A newly discovered planetary system offers peek at the future after the Sun’s death

International research group finds evidence that some outlying planets could survive an event expected to take place around five billion years from now

An artist's rendition of a gaseous planet near a white dwarf.
An artist's rendition of a gaseous planet near a white dwarf.W. M. Keck Observatory/Adam Makarenko

An international group of scientists, with the participation of the Astrophysics Institute of Andalusia-Spanish National Research Council (IAA-CSIC), has discovered a planetary system formed by a giant planet similar to Jupiter that is orbiting a white dwarf.

This gas giant is 40% more massive than Jupiter while the white dwarf is 60% larger than the Sun. The results of the investigation have been published in Nature. Camilla Danielski, an IAA-CISC astrophysicist and one of the authors of the study, says that with this discovery “there are guarantees that there are planets in our system that can survive the evolution of the star.” This could provide clues as to the future of the Solar System when the Sun reaches the end of its existence and becomes a red giant in five billion years.

The Sun, just like other similar stars, evolved over the course of millions of years until it turned into a white dwarf, like the star that formed the recently discovered planetary system. Pedro Amado, lead researcher in charge of the CSIC’s Cármenes telescope, whose mission is to seek out exoplanets, explains the process: “These solar-type stars [which take this form when they start to burn out] go through a red giant phase in which the external layers expand at the same time as the star is consuming the materials it contains to generate energy, and there comes a point in which these outermost layers are emitted to the exterior. What remains exposed is the nucleus of the star, which is what we know as a white dwarf.”

The new planetary system was first seen in 2010 via gravitational microlensing, a technique that is sensitive to cold planets and permits the detection of objects around any kind of star. The main difference between gravitational microlensing and other methods of detection is that it does not rely on the light being emitted from the host star. Subsequently, the system was observed and photographed on several more occasions with the infra-red instrumentation on the US Keck II telescope based in Hawaii. While attempting to study the host star, the scientific team noticed that its light was insufficiently bright to be that of a host star. Due to its characteristics, the hypotheses that it could be a neutron-based star, a black hole or a brown dwarf were also ruled out. As such, it had to be a white dwarf.

The investigators say that the distance of separation between giant planets and these stars is generally five or six astronomical units (AU, the average distance between the Earth and the Sun, which is around 93 million miles or 150 million kilometers). On this occasion, however, the orbital separation has been measured at 2.8 AU. Furthermore, the researchers point out that the planet and the host star were born at the same time.

Speaking about the ramifications of the study, Amado stresses that it is one of the first and most important steps toward unraveling the complete history of the Solar System, meaning “what will come to pass in the future,” and adds that it could also help to understand the complete evolution of planetary systems. As to what will happen millions of years from now, Joshua Blackman, a professor at the University of Tasmania in Australia and the lead author of the paper, says that the evolution of the Sun will destroy Mercury and Venus and quite possibly the Earth. On the other hand, Mars and the rest of the outlying gas giants will survive. “Our discovery provides evidence that it is probable that the standard picture of how planetary systems evolve as their host star dies is correct,” Blackman says. As to the surviving planets, Danielski states that they have to be within a specific range of separation from their star, neither so close that the planet is swallowed up, nor too far away that it is simply lost in the vastness of space.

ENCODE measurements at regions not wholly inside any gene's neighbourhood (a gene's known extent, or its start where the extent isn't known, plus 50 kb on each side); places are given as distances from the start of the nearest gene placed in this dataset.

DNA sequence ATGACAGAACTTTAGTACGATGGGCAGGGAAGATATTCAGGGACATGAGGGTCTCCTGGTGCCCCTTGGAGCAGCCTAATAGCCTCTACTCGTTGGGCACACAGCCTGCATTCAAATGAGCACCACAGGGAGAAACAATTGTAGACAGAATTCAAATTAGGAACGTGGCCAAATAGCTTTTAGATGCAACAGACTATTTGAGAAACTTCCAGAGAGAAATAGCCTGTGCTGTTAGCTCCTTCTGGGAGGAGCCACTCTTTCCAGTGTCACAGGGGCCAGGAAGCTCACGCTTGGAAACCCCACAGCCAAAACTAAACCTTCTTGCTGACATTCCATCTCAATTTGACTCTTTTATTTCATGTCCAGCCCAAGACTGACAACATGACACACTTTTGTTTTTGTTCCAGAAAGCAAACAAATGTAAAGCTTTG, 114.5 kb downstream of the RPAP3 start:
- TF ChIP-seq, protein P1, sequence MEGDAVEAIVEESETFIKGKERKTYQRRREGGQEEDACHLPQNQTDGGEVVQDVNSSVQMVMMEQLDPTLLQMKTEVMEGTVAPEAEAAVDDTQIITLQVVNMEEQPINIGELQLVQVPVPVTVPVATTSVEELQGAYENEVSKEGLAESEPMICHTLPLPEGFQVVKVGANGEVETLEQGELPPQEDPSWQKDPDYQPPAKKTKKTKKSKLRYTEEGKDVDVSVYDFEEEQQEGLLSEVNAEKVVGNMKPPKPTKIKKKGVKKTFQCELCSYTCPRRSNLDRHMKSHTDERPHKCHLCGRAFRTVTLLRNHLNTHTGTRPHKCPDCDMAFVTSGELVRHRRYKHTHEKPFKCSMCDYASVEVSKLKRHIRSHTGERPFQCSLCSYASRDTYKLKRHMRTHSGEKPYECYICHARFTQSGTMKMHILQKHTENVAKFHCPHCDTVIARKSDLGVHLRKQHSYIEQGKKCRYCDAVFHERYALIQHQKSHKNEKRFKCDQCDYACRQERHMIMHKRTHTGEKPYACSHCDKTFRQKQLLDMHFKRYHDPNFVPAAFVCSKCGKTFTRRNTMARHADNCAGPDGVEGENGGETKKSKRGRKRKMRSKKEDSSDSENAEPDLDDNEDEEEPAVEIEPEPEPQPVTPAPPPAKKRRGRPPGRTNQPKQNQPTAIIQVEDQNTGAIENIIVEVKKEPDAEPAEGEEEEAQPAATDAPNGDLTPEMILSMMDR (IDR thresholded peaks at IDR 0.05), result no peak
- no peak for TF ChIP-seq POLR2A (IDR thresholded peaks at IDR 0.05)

Future studies

Studies on these planetary systems have been ongoing for years, but this latest research has proven more successful. In September 2020, another paper was published in Nature in which a possible candidate for a giant planet transiting a white dwarf was put forward. This planetary object was approximately the same size as Jupiter and is “no more than 14 times as massive,” with a 95% level of confidence, according to the paper. Danielski states that the problem with this research is that the exact mass of the planet is not known. Only the upper limit is known with certainty and, as such, it may or may not be a planet.

Amado and his colleagues at IAA-CSIC maintain their intention to discover other planetary systems like this one using Espresso, a very high-resolution spectrographic instrument housed at the European Southern Observatory’s VLT (Very Large Telescope) facility in Chile. Espresso measures radial velocity in meters per second. According to the Spanish Astrophysics Society, radial velocity is “the speed with which a celestial object, normally a star, moves away from or toward the Earth.” The goal is to detect a giant planet in the vicinity of a white dwarf, but considerably closer and which can be observed “as many times as we wish,” says Amado.

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